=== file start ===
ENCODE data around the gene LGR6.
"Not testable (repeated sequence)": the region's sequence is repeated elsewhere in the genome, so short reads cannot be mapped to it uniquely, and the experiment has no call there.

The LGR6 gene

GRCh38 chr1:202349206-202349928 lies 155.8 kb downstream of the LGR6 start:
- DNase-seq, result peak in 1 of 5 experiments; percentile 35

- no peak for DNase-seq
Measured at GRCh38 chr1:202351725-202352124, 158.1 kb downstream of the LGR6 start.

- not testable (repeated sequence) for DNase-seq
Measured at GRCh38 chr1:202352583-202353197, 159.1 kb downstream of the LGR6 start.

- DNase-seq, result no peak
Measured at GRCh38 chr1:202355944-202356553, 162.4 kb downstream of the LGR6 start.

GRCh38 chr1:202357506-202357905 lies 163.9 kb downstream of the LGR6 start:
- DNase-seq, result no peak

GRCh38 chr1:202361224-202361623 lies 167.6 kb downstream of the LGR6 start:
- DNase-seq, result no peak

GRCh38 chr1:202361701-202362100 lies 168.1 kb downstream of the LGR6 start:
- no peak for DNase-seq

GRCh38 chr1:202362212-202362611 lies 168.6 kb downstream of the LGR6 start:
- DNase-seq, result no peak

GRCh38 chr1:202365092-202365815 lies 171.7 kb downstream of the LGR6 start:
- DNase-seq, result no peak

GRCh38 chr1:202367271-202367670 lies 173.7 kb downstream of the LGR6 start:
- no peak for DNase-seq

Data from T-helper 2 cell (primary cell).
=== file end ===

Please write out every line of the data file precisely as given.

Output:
ENCODE data around the gene LGR6.
"Not testable (repeated sequence)": the region's sequence is repeated elsewhere in the genome, so short reads cannot be mapped to it uniquely, and the experiment has no call there.

The LGR6 gene

GRCh38 chr1:202349206-202349928 lies 155.8 kb downstream of the LGR6 start:
- DNase-seq, result peak in 1 of 5 experiments; percentile 35

- no peak for DNase-seq
Measured at GRCh38 chr1:202351725-202352124, 158.1 kb downstream of the LGR6 start.

- not testable (repeated sequence) for DNase-seq
Measured at GRCh38 chr1:202352583-202353197, 159.1 kb downstream of the LGR6 start.

- DNase-seq, result no peak
Measured at GRCh38 chr1:202355944-202356553, 162.4 kb downstream of the LGR6 start.

GRCh38 chr1:202357506-202357905 lies 163.9 kb downstream of the LGR6 start:
- DNase-seq, result no peak

GRCh38 chr1:202361224-202361623 lies 167.6 kb downstream of the LGR6 start:
- DNase-seq, result no peak

GRCh38 chr1:202361701-202362100 lies 168.1 kb downstream of the LGR6 start:
- no peak for DNase-seq

GRCh38 chr1:202362212-202362611 lies 168.6 kb downstream of the LGR6 start:
- DNase-seq, result no peak

GRCh38 chr1:202365092-202365815 lies 171.7 kb downstream of the LGR6 start:
- DNase-seq, result no peak

GRCh38 chr1:202367271-202367670 lies 173.7 kb downstream of the LGR6 start:
- no peak for DNase-seq

Data from T-helper 2 cell (primary cell).